ANZ defers dividend as H1 profit plunges

ANZ will hold off paying shareholders an interim dividend after its first-half cash profit plunged 62 per cent on a $1 billion COVID-19 hit, with the bank tipping the virus' economic fallout could echo for up to five years.

The big four lender on Thursday deferred its first-half payout following guidance from prudential regulator APRA this month that banks and insurers should "seriously consider" doing so until the economic outlook is clearer.

A year ago ANZ made a payment of 80 cents per share, fully franked, and paid out the same amount in October - albeit at a lower franking rate - as it tallied the cost of low interest rates and refunds for past misdeeds.

Thursday's dividend deferral comes as ANZ's statutory net profit for the six months to March 31 fell 51 per cent to $1.54 billion on credit impairment charges of $1.674 billion.

This included increased credit reserves of $1.031 billion for coronavirus impacts.

Rival lender NAB this week made a $807 million provision for coronavirus losses and Westpac expects to take a $1.6 billion virus hit next week.

ANZ said valuation of investments in Asian associates was also impaired by $815 million during the half, largely due to the impact of the pandemic.

Cash profit plunged 62 per cent to $1.32 billion, or by 60 per cent to $1.43 billion when looking at continuing operations.

Total operating income dropped 4.0 per cent to $8.89 billion.

Common Equity Tier 1 Ratio - a key measure of stability - dropped from 11.5 per cent to 10.8 per cent, but the bank assured investors about its "strong capital position" amid the COVID crisis.

Chief executive Shayne Elliott said it was a "reasonable" first-half result but warned the coming months would be difficult.

He predicted the economy could take between three to five years to recover from the lockdown measures.

"The COVID-19 crisis has already evolved at such a pace it is difficult to predict how deep the economic crisis will be or how long the recovery will take," Mr Elliott said.

"It will be the most profound challenge some will experience in their lifetime."

The bank has so far received about 105,000 requests for six-month payment deferrals on $36 billion worth of home loans from customers struggling due to the crisis.

This represents 14 per cent of ANZ's mortgage portfolio.

Mr Elliott said ANZ had accepted some customers would not be able to go back to normal payments after the six months are up.

He said the bank is considering a suite of options, including partial repayments, a deferral period extension, or for struggling loan holders to be put on a hardship interest rate.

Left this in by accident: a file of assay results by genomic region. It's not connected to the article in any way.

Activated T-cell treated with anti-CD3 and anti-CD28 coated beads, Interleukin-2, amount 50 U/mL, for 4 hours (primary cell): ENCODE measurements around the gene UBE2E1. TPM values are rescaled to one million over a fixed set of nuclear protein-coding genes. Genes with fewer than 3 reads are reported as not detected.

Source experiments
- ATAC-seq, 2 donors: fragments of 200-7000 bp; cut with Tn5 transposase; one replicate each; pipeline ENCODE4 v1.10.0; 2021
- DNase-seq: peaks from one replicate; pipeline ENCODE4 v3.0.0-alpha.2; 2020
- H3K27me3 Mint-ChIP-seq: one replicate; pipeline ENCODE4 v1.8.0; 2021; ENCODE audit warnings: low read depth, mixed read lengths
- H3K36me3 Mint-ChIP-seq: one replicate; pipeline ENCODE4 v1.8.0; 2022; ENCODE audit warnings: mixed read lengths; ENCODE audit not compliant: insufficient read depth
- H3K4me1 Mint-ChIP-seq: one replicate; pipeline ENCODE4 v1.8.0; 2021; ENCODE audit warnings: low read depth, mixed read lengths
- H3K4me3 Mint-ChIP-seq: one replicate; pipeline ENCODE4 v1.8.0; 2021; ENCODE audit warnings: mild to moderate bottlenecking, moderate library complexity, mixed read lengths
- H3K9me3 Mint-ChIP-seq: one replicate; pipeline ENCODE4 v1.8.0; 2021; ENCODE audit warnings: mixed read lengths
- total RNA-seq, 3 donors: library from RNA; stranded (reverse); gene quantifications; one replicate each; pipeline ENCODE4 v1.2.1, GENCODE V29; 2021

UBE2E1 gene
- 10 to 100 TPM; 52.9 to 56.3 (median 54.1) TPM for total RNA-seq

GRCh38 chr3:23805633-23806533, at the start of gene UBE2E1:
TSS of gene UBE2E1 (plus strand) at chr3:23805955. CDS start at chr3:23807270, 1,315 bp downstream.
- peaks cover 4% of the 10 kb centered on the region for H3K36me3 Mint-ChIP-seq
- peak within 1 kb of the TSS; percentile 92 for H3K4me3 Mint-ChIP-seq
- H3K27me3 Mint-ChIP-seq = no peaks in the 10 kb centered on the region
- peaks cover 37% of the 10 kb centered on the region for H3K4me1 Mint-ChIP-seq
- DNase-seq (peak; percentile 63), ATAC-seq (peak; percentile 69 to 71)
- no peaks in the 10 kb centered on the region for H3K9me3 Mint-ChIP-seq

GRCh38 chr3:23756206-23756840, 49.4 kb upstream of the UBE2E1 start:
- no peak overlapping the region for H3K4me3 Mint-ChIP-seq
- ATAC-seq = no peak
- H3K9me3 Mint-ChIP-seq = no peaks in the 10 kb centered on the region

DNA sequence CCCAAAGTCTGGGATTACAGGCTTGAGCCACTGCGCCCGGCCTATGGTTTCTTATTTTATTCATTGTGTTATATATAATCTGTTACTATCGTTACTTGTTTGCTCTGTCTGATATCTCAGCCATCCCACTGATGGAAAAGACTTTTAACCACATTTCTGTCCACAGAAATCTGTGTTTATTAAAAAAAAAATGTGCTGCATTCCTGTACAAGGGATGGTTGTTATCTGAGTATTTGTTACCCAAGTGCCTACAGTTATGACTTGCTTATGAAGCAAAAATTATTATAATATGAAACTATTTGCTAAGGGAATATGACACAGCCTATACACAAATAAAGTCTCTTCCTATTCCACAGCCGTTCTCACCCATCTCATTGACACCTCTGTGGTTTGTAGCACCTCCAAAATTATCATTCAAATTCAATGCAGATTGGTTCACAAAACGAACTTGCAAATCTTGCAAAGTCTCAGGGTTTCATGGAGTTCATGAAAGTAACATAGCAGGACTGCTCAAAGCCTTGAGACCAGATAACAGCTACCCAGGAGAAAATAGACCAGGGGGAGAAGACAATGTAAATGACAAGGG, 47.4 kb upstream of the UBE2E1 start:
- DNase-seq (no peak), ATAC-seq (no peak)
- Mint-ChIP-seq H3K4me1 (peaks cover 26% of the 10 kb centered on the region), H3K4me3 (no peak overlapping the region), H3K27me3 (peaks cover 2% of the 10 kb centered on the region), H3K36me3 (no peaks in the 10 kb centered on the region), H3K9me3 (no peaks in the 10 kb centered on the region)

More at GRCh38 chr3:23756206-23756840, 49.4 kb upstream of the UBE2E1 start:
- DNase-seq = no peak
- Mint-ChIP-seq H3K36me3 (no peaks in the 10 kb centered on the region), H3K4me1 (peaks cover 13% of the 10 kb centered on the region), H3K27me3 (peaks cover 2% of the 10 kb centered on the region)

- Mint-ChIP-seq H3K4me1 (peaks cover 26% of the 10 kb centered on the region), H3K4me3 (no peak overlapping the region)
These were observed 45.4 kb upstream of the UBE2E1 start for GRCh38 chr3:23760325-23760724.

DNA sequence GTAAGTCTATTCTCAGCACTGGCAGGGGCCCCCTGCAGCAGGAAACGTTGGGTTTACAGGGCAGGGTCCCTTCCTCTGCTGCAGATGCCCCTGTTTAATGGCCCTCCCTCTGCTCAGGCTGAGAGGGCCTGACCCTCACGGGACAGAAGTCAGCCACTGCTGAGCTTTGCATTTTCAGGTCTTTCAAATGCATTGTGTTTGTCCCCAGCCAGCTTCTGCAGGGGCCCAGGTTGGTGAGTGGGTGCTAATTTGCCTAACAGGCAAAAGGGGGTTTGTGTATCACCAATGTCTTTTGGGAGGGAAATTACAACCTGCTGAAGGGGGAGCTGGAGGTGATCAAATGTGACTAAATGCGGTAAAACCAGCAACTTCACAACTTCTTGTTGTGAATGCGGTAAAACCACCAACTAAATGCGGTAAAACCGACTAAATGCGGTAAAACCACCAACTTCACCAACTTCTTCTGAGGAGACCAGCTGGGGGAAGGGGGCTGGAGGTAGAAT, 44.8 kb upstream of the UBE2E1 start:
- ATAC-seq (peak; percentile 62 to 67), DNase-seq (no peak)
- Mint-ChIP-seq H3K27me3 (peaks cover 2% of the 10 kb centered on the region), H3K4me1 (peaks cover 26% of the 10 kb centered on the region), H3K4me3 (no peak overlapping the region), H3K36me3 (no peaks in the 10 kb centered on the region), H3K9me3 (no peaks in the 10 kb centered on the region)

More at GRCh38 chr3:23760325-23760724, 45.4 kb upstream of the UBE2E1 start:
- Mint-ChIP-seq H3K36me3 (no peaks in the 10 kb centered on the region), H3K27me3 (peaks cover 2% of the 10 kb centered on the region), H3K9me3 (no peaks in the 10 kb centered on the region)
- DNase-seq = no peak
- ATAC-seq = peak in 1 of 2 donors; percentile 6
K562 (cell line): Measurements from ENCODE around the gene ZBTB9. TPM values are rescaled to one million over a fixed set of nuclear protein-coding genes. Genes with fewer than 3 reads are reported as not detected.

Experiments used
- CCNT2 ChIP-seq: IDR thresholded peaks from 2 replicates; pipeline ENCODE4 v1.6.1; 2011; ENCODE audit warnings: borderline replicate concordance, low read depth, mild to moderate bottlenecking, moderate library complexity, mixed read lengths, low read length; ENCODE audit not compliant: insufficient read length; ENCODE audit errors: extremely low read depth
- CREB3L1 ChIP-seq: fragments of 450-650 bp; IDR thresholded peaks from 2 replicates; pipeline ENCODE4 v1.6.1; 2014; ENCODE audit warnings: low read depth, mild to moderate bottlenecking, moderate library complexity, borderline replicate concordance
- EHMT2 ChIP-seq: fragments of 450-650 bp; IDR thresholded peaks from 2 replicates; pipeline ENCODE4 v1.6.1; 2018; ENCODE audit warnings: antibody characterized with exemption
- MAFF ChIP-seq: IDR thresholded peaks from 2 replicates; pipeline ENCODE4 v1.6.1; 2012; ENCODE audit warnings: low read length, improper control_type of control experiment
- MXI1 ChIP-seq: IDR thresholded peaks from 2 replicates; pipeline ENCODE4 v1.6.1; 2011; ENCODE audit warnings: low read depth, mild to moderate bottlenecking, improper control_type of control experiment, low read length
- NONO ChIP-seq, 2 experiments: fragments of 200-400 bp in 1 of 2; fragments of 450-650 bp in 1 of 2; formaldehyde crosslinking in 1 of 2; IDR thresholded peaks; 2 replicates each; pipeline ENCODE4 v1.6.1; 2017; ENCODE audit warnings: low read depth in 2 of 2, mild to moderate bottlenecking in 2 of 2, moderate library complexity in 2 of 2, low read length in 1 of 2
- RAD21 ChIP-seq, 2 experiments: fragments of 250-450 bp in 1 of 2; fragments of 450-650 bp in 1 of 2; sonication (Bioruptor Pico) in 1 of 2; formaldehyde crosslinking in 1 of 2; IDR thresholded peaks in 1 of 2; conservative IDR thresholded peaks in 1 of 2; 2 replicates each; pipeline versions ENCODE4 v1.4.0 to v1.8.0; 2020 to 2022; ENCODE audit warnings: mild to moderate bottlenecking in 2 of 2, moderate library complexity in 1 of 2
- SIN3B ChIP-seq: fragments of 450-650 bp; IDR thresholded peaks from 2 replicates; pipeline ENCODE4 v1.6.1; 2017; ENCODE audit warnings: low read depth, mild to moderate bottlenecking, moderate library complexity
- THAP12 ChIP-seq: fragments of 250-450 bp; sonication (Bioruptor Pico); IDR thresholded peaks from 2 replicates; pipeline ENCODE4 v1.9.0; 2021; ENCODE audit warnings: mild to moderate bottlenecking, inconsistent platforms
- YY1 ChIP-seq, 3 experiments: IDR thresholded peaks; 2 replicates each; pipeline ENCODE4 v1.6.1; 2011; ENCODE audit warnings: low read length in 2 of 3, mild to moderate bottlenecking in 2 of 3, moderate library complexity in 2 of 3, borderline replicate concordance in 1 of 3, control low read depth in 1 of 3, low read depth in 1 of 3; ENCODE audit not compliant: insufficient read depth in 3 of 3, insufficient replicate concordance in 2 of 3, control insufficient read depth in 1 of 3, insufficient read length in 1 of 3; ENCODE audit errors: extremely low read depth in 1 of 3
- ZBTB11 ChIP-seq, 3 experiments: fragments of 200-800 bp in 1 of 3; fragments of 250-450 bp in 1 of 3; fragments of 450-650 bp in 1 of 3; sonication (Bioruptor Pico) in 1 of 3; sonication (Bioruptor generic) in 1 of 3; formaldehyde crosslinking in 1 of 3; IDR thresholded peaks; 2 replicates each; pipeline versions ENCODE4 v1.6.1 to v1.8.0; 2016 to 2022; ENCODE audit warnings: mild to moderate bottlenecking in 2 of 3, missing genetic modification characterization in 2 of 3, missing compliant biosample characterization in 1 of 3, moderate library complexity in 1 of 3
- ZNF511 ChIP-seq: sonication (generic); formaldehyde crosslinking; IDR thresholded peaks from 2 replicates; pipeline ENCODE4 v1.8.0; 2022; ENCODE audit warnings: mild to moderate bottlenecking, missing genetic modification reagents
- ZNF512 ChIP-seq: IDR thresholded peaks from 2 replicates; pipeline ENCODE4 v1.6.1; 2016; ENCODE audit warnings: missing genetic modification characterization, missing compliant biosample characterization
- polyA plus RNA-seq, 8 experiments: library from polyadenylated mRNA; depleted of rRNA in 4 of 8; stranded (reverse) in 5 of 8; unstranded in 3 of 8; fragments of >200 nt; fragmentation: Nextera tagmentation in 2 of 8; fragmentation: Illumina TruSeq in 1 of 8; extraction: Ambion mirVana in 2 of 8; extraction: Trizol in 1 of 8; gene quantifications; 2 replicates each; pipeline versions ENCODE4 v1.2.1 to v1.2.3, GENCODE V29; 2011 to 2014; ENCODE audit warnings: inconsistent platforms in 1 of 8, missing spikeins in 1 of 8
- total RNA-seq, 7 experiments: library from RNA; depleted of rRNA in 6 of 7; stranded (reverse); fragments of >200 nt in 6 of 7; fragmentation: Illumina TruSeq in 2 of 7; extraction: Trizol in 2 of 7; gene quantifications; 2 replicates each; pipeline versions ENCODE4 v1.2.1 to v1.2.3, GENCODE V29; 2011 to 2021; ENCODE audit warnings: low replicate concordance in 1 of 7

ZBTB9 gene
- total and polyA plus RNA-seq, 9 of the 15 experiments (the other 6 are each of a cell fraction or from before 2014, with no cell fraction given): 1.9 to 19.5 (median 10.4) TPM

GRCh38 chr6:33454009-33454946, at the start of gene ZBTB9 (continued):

ANZ chairman David Gonski said the decision to hold off paying a dividend was not a reflection of his bank's financial health.

"The board agrees with the regulator's guidance that deferring a decision on the 2020 interim dividend is prudent given the present economic uncertainty and that making a decision at this time would not have been appropriate," Mr Gonski said.

"This was a very difficult decision and the board considered all options available as we understand the impact this will have on those shareholders who rely on dividends."

ANZ said it would "consider all factors" over the coming months and will continue to assess the evolving situation, including the severity of community lock-downs, before determining a final position on the interim dividend.

Shares in the lender fell by as much as 2.5 per cent but had risen 1.02 per cent to $16.83 by 1440 AEST.

NAB, which decided to slash its interim dividend to 30 cents instead of deferring it altogether, this week launched a $3.5 billion capital raising in a bid to buttress itself against a virus-driven economic downturn that more than halved its first-half cash earnings.

At ANZ, first-half cash profit at the major Australian Retail segment fell 29 per cent to $1.21 billion, while institutional banking earnings fell 40 per cent to $610 million.

NZ operations fell 25 per cent to $567 million

ANZ's net interest margin - income gained from a loan versus the cost of servicing it - dropped to 1.69 per cent from 1.72 per cent in September, and 1.79 per cent in March 2019.

ANZ FIRST-HALF ROCKED BY COVID-19

* Operating income down 4.0pct to $8.89bn

* Cash profit down 62pct to $1.32bn

* Net profit down 51pct to $1.54bn

* Interim dividend deferred

Austrlaian Associated PressBack to Breaking News

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